DROK 3a buck converter
While the temp gauges and OP gauges will have a 'new' normal range, I have a mechanical OP gauge plumbed in, and merely tolerate the Stock gauge. The Oil light is still operational as well.
I decided to practice soldering with my newish 100/140 watt weller gun. The primitive circuit board has a bunch of pins with a mechanical connection. They all now have a nice base of solder meeting the traces.
Same with the voltage limiter attachment points.
Here's to rock steady gauges in my future.
There is a capacitor on the CB traces between (+) and (-)
.47M250 V U
The V is actually a triangle.
Thanks for all the input. Others have already blazed this trail before:
I'll just have to follow.
35$, my Donkey.
That top photo in the OP, shows a little adjustment knob. I did not notice this on mine, but I imagine if it is there, I bumped/ turned it with a Q tip.
Frying the gauges is not something I care to do, so the solid state option will be the path pursued
Hmmm. 5 volts DC
Same as a USB plug output.
All sorts of options to consider:
Could be an extremely simple solution....
I found this link online which shows some internals, and modern(2002) solutions
I'll not spend 35$+ for this ancient technology when better modern options exist for a fraction of the price.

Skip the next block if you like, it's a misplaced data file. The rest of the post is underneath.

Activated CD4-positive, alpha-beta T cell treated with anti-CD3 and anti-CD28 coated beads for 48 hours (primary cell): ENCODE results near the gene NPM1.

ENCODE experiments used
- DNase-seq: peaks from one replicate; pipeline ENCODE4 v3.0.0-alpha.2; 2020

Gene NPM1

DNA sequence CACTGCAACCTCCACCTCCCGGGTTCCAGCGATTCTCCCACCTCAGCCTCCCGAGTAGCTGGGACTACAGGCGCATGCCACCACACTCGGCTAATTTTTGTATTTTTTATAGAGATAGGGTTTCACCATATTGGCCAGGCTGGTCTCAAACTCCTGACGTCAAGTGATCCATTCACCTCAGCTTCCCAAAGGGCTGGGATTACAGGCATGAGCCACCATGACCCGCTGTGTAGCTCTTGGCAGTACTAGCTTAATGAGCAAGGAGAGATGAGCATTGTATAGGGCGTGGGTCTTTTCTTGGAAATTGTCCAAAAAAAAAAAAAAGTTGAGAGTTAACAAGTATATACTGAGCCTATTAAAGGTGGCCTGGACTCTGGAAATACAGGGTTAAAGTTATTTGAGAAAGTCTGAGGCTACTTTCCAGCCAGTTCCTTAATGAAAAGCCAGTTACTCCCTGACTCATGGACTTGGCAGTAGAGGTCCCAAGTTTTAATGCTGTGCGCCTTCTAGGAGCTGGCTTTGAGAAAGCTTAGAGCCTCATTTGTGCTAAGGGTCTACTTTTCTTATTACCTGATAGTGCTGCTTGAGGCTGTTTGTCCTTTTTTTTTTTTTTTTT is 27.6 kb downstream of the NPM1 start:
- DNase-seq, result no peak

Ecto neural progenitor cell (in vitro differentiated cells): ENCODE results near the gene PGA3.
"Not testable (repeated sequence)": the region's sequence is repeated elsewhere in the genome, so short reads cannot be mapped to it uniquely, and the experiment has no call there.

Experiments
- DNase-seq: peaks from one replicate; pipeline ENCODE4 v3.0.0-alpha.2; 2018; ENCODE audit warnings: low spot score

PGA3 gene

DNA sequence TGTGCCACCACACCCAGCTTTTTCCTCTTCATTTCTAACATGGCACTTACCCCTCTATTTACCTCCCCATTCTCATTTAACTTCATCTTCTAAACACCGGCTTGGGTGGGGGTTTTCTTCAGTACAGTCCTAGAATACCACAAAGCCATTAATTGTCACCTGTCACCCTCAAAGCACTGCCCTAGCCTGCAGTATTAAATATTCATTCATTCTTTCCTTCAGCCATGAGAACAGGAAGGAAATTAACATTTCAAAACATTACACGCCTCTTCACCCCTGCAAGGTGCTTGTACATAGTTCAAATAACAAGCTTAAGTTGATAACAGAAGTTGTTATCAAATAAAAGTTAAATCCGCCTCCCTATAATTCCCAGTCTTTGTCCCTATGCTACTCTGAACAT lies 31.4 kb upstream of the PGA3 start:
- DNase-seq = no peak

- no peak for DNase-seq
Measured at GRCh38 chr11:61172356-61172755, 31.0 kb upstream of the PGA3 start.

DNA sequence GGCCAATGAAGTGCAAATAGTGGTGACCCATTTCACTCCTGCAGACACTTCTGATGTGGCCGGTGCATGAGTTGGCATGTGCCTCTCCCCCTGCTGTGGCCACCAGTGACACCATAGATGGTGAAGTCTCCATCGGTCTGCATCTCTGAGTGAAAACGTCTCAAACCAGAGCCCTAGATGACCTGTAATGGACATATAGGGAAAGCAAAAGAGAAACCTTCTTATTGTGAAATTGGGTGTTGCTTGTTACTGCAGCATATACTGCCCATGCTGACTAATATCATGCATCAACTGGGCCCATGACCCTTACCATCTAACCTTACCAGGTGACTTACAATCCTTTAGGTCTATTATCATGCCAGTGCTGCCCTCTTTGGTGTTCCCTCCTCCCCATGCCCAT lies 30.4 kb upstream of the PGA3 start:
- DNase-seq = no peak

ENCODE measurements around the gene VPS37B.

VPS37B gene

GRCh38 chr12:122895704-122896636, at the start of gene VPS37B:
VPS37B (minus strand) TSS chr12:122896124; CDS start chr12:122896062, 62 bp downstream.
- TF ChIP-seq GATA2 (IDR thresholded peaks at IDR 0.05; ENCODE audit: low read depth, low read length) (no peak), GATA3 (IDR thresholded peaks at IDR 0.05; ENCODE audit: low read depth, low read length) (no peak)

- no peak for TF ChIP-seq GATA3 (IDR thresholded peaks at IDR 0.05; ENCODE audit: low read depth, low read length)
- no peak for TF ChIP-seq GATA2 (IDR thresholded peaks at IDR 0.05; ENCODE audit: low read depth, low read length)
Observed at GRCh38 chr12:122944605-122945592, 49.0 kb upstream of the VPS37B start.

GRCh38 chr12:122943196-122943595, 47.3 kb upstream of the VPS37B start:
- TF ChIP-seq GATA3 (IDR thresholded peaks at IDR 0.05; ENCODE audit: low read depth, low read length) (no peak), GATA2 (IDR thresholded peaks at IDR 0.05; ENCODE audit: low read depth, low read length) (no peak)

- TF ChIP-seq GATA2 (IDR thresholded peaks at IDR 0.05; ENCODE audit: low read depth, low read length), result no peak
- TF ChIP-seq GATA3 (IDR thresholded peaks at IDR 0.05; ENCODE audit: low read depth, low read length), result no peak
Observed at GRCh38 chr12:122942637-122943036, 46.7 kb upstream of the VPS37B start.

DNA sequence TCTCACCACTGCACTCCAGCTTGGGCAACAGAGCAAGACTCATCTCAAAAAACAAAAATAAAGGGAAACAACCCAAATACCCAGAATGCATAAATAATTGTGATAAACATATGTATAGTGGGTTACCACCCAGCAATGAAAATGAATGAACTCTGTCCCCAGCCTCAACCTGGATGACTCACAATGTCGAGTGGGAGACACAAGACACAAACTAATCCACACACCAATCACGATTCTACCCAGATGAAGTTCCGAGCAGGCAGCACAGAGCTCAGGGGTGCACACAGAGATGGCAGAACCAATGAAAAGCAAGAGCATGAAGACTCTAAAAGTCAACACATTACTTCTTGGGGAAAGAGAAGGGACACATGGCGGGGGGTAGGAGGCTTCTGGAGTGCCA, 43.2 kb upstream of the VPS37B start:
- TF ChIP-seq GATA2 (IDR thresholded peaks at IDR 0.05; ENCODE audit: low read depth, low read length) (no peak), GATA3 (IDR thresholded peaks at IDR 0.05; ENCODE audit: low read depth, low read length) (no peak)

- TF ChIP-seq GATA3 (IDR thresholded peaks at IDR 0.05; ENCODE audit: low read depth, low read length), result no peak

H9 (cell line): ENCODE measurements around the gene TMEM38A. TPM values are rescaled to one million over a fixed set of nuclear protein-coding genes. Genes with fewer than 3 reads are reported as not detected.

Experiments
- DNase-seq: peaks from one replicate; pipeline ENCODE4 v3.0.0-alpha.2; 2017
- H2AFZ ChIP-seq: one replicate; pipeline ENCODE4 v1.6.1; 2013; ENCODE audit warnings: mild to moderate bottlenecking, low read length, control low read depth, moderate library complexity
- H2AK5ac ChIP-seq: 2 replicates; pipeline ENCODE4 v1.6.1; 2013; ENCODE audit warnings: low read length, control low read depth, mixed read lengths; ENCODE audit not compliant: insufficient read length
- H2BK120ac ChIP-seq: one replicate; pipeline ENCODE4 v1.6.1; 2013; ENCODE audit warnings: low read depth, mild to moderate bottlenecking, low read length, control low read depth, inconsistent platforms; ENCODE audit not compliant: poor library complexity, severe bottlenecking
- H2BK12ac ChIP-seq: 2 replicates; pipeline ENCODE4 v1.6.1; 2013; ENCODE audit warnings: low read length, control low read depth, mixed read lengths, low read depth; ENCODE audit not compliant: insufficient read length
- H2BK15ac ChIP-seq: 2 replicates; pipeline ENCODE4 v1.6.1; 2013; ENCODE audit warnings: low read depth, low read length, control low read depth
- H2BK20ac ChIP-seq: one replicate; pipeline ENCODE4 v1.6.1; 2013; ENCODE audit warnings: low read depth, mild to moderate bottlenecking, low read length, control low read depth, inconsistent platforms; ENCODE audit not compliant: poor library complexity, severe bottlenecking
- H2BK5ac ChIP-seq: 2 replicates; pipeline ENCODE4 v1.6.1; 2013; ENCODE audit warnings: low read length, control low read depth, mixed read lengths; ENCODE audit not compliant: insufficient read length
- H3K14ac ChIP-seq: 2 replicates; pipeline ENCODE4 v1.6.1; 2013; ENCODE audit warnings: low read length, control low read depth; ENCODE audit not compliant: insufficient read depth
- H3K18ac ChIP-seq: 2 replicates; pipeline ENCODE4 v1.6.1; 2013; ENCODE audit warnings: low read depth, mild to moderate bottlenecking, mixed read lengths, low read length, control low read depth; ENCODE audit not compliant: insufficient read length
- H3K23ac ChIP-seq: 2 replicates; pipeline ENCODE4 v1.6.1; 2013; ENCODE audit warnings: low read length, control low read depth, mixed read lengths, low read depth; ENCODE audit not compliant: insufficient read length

I'm guessing some DeOxit d5 got inside the unit and affected the resistance of the unit.
I'm only going to open the old one once I have a working solution in place. I fear letting the smoke out of the gauges, and am just going to unplug the limiter now until the new product arrives.
Well the factory service manual says 5 volts. The Standard motor parts replacement says 6 volts. I can't measure an average voltage with my tools but I suspect it is now significantly higher than before the cleaning.
Opening this original up will not be so easy.
I'm just having a hard time considering spending 35$ when a steady 5 volts, or 6 volts, or 5.547v can be applied with a 5$ piece of modern electronics.
I am 5 3/8" nuts from accessing it right now.
Thanks for quick response. So I imagine the LM 2596 supplying a steady 5 volts would also operate the gauges properly?
I have one of those on a computer fan whose hub gets too hot at Absorption voltages and it holds a rock steady voltage no matter the input voltage, and has been plugged in for 6 months now, continuously.
Any theories as to why my cleaning of this stock unit caused the range to change and raise my gauges?
This is a Voltage limiter, for my Fuel, coolant temp, and oil pressure gauges in my '89 Dodge van.
It plugs into my gauge cluster and is not extremely simple to access.
My Factory service manual says this limiter sends out" AN EFFECTIVE 5 VOLTS" to these gauges
In another part of the manual, it says when testing this limiter, if the voltages fluctuate, then it is operating properly.